Saturday, 12 October 2013

Centenary Lakes, Cairns Botanical Gardens

After returning from our day on the outer reef, there was just enough time for a walk around Freshwater Lake at Centenary Lakes, part of the Cairns Botanic Gardens.

Straight out of the car, we spotted an Intermediate Egret feeding on the other side of the Freshwater Lake (not terribly exciting for the locals but Intermediates are rare in southern Vic so I'm always happy to see one and the setting was beautiful)

Intermediate Egret, Centenary Lakes, Cairns Qld

and a small flock of Radjah Shelduck right on the near shore

Radjah Shelduck, Centenary Lakes, Cairns Qld

These cormorants swam past, synchronously diving and coming up for air…I wonder how they do that...

Little Black Cormorant, Centenary Lakes, Cairns Qld

A small island at the end of Freshwater Lake is a roosting site for a wide range of birds

Australian White Ibis, Little Black Cormorant, Black-necked Stork,
Centenary Lakes, Cairns Qld

including an immature Black-necked Stork prowling around. We walked slowly around the lake to get closer to the other side of the island and the stork. The shadowed foreground and backlight made photography challenging but resulted in some interesting shots.

Black-necked Stork (immature),
Centenary Lakes, Cairns Qld

On the way, we also spotted several freshwater turtles sitting out on small islands (I haven't had the chance to try to identify these to species yet).



As we continued further around the lake a Little Pied Cormorant was spotted sitting on a branch over the lake.

Little Pied Cormorant, Centenary Lakes, Cairns Qld

It was almost impossible to get a good angle to photograph through the surrounding vegetation. By the time I found one, the sun was just dropping below the treetops behind me

Little Pied Cormorant, Centenary Lakes, Cairns Qld

but fill flash worked well to bring the snap back into the image and it allows a better exposure of the background.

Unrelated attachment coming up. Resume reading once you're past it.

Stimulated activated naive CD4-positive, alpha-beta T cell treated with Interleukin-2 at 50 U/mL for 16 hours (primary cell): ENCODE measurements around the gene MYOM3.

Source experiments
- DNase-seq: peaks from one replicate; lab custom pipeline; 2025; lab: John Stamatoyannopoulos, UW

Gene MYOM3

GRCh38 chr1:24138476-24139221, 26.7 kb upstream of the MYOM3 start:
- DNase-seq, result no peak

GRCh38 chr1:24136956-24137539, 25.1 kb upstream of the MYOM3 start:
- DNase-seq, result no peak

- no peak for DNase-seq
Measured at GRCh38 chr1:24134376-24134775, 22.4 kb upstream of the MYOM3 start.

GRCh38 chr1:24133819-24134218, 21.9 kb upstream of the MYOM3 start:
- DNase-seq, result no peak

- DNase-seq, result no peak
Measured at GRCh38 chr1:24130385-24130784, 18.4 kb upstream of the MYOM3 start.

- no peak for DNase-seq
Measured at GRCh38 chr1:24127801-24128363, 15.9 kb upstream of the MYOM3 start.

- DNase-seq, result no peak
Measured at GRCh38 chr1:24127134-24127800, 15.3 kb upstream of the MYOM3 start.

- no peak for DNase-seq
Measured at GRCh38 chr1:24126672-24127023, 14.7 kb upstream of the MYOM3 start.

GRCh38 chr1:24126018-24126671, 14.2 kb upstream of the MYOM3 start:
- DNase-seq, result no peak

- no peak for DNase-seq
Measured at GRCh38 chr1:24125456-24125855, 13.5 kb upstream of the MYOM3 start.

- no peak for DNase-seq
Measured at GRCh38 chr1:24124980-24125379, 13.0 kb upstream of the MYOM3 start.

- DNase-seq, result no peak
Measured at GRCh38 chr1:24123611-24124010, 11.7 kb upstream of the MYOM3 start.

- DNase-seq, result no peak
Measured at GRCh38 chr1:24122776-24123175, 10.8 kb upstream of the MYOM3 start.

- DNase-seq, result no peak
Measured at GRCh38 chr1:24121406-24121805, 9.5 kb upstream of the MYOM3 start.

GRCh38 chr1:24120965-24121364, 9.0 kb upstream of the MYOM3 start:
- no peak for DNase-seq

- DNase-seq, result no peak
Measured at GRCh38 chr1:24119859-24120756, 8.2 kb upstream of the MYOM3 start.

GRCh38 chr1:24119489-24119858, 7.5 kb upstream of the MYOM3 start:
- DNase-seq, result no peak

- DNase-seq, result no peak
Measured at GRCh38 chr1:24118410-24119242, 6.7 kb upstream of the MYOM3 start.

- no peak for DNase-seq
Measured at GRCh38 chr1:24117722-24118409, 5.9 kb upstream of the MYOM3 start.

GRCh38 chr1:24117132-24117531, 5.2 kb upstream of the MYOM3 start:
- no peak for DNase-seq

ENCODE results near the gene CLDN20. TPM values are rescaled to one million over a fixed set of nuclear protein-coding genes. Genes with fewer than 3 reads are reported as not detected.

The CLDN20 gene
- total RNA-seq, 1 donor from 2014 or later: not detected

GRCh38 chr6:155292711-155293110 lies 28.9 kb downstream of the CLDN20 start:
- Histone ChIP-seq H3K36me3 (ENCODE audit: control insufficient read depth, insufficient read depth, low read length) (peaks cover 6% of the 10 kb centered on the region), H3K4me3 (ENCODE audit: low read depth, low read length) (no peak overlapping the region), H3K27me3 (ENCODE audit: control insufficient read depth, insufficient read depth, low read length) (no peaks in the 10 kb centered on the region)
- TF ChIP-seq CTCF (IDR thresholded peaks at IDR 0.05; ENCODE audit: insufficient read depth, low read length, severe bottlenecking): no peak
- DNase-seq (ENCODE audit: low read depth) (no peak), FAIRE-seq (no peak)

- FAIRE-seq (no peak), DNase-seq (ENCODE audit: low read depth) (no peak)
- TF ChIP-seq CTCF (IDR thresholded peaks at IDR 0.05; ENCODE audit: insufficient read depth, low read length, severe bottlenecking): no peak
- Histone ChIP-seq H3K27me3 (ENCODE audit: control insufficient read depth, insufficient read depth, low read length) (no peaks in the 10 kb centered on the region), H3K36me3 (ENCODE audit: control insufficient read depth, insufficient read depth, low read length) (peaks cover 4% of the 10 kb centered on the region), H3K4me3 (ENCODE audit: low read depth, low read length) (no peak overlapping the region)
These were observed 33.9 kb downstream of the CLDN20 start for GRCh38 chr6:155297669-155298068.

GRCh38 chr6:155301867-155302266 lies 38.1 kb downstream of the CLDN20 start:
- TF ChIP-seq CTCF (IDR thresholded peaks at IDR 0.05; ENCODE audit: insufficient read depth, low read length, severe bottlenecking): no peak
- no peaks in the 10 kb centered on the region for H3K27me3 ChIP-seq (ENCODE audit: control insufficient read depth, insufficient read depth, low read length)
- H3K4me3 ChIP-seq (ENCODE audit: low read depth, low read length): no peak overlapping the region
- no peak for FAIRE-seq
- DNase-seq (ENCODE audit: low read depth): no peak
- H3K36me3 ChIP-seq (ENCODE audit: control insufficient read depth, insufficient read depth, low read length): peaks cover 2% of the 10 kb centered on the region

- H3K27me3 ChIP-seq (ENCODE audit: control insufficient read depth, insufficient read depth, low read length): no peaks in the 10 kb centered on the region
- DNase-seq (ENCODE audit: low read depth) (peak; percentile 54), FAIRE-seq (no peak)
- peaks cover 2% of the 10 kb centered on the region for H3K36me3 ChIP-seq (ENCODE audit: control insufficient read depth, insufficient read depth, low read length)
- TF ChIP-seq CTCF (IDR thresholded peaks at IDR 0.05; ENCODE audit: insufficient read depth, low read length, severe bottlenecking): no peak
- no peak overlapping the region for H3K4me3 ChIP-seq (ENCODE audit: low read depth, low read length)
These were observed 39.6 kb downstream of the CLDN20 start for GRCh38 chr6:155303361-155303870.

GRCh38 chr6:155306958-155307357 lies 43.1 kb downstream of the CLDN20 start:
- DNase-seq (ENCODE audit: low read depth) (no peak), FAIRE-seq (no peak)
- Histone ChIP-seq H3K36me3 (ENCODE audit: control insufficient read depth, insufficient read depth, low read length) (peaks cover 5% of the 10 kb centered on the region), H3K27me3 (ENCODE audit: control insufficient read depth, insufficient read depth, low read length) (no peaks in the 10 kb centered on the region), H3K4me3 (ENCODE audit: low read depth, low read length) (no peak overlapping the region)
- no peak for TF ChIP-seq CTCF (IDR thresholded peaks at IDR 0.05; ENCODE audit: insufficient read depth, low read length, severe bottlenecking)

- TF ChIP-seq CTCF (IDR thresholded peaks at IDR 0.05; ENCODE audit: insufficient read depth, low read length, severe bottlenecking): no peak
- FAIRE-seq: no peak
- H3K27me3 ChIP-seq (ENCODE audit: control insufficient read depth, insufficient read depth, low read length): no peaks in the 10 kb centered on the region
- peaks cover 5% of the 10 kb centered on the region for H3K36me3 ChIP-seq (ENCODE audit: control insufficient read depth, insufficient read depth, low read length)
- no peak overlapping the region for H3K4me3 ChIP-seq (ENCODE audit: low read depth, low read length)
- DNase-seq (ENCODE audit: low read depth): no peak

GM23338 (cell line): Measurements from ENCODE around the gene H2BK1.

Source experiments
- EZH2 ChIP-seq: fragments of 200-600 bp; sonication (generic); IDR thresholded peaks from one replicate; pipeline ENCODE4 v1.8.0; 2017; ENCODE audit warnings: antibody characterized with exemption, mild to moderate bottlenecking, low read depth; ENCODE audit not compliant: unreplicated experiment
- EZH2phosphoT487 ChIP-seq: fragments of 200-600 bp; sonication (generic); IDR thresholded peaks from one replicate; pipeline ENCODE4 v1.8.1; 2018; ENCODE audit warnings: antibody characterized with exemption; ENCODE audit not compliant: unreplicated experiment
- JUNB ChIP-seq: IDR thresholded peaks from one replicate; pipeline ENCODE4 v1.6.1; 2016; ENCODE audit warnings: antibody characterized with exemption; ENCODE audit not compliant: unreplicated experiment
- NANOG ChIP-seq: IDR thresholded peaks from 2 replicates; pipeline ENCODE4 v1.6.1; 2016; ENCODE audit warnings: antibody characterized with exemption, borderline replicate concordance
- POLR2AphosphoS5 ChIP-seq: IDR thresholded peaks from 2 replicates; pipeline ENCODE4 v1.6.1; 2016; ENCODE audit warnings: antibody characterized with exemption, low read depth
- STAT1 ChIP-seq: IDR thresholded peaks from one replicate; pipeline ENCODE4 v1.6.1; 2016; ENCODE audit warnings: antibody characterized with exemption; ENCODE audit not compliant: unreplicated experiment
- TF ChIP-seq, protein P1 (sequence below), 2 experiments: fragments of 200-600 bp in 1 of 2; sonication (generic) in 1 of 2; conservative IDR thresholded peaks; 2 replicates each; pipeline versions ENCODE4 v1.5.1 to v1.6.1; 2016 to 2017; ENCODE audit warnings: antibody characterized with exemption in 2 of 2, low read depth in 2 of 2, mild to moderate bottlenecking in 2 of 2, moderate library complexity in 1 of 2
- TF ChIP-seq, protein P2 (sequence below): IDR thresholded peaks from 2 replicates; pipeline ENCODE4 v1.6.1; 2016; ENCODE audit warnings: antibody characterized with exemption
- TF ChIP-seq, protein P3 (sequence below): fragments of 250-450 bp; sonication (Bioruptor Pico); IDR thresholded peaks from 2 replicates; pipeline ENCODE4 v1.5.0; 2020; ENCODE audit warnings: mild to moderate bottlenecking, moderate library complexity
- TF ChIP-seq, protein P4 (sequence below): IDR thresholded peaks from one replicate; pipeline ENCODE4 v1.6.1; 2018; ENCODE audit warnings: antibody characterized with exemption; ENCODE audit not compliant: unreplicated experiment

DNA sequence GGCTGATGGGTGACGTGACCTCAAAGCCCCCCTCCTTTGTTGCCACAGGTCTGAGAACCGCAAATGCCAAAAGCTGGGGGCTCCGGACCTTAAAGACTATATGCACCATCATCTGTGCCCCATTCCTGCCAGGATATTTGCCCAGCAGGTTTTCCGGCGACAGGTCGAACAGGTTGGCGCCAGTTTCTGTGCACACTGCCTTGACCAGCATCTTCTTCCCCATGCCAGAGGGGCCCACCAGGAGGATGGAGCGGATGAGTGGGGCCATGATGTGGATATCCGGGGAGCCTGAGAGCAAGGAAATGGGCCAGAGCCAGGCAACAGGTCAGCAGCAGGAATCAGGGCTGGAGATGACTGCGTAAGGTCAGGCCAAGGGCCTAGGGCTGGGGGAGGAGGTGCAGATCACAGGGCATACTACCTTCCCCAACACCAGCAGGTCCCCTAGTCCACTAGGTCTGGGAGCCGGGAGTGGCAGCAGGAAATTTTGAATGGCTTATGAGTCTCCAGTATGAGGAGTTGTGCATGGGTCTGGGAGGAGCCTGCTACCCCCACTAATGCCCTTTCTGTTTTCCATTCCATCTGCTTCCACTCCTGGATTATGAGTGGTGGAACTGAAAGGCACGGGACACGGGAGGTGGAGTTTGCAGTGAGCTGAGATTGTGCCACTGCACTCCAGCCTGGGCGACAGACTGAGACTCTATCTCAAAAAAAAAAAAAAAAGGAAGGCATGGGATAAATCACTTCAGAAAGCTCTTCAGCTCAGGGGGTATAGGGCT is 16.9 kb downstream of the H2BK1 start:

Little Pied Cormorant, Centenary Lakes, Cairns Qld

The setting sun played nicely with reflections on the settling water in the middle of the lake just as this Pacific Black Duck swam past.

Pacific Black Duck, Centenary Lakes, Cairns Qld

Another Radjah Shelduck was captured standing pensively on the lake shore. Again, I tried to improve it with flash but, in this case, I am not sure which I prefer.

Radjah Shelduck, Centenary Lakes, Cairns Qld

and so we came to an end of our FNQ experience - 50 new species photographed in some fabulous locations with some great friends and the opportunity to meet some new ones - a quick taster for more trips north as soon as the bank and leave balances will allow.

6 comments:

  1. The flash talk is interesting, it definitely is good for the cormorant but with the shelduck it does take away the atmosphere a bit?

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    Replies
    1. Agree...it's a new challenge for me so always exciting to see what the differences are with/without flash for better or worse. It's going to take a while for me to be able to predict the effects.

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  2. HI Ian Great post and photographs again. This week on Wednesday or my Australian bird, I looked at the Radjah Shelduck.

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    Replies
    1. I love ducks and these are about as regal as they get.

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  3. beautiful photos! the black-necked stork is a great sighting!

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    Replies
    1. Thanks…we saw several but this was the closest we got to any of them.

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